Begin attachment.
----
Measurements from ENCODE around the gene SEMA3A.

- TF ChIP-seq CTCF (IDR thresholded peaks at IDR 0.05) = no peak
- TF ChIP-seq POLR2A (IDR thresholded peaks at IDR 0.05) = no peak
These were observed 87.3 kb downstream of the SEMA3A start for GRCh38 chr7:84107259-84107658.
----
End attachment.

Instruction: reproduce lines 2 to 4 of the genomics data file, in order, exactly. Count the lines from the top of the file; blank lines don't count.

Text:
- TF ChIP-seq CTCF (IDR thresholded peaks at IDR 0.05) = no peak
- TF ChIP-seq POLR2A (IDR thresholded peaks at IDR 0.05) = no peak
These were observed 87.3 kb downstream of the SEMA3A start for GRCh38 chr7:84107259-84107658.